So all in all, it is a super-exciting time for us. Colleen and I have worked all summer to prepare these new courses and we hope you will join us this Fall in one or many of these classes.

Sakai 11 – Skin Contest

(This is taken from a posting to the Sakai mailing lists)

Announcing a Sakai 11 skin contest!

Winner(s) to be announced at the Sakai Virtual Conference – November 4th, 2015.


One of the key features for the next major release of Sakai is responsive design, or better support for small screen sizes like cell phones (aka code name Project Morpheus). Thanks in large part to contributions from NYU, Marist, and Murcia, we have a great UI design to start with. Now we want to take it to the next level! Help us go there!

Come up with your best design, take screenshots, document your rationale for the design, provide details (feel free to use frontify.com, it may help).

Submission process

Working on it. Will have more details in weeks leading up to the conference. But there’s no reason you can’t start working on it today!

Getting started

To get started, it is recommended that you download a copy of Sakai 11 to run on a test server, or at least take a look at our master copy on our nightly server (create an account or use default account “instructor” with password “sakai”). See what we’ve already got, and build from there.

Take into account internationalization issues (the ability to localize Sakai to a geographic location’s cultural and language preferences) and accessibility, so that people with physical limitations are not limited in their use of Sakai. A quick and easy resource to start with is http://webaim.org/resources/contrastchecker/ or http://www.w3.org/TR/WCAG20/.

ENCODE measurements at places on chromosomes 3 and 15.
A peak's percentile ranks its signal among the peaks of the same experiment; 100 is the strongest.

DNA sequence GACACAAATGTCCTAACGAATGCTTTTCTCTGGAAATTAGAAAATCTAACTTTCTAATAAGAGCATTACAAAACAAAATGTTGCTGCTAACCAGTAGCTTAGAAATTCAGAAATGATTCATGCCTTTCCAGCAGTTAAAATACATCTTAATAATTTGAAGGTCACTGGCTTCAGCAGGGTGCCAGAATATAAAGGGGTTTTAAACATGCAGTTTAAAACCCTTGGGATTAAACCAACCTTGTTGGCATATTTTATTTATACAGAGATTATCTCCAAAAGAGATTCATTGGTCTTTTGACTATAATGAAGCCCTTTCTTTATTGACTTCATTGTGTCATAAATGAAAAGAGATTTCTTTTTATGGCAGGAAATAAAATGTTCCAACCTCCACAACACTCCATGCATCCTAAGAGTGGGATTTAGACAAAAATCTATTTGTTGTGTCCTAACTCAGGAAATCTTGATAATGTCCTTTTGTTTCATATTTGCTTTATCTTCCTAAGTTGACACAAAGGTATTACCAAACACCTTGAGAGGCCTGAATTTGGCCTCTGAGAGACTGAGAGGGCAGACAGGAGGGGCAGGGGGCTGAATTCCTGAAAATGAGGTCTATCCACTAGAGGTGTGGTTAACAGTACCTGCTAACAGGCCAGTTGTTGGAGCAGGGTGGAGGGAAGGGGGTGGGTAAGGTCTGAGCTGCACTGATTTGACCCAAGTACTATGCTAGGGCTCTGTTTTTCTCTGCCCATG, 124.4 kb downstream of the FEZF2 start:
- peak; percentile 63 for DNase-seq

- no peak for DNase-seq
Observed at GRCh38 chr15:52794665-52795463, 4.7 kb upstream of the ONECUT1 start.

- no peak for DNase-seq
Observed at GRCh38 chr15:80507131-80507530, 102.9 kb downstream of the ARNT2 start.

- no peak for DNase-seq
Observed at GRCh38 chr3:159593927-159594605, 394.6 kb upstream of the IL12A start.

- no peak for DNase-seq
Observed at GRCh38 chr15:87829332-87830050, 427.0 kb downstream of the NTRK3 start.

Come up with your color schemes, come up with any interface changes, consider desktop and mobile screen sizes. Mock up your schemes as images that anyone can access (jpeg, png, tiff, etc).


As Sakai continues to evolve and innovate we need to be aware of a number of issues. As mentioned above, internationalization and accessibility are a couple of examples. But we also have maintainability and consistency to consider. A subset of the community actively fixes bugs and maintains tools. We call these folks the Sakai Core team. This team needs to feel comfortable that they can support the code. And we have efforts underway to make Sakai tools have a common look and feel, so that they will be easier to use overall.

So feel to go crazy and wild with your designs. The winner(s) will be based on aesthetic beauty, functionality, and creativity. The Sakai Core team will pick and choose which elements will work best, possibly across several designs, if that makes sense. Also, the Sakai Core team and the Sakai PMC will consider the timeline of Sakai 11 and figure out which skin features will make it into the Sakai 11 timeline and which will need to wait until the next maintenance or major release. For these reasons, 2 or 3 members of the judging panel will be from the Sakai core team.

Judging and Prizes

The judging panel will determine the criteria for the contest winners and the distribution of the prize money. We have donations for the prize money of several hundred dollars which will likely be distributed as Amazon gift cards.

Judges will not be eligible for prize money themselves (in case they want to submit, or collaborate on a submission).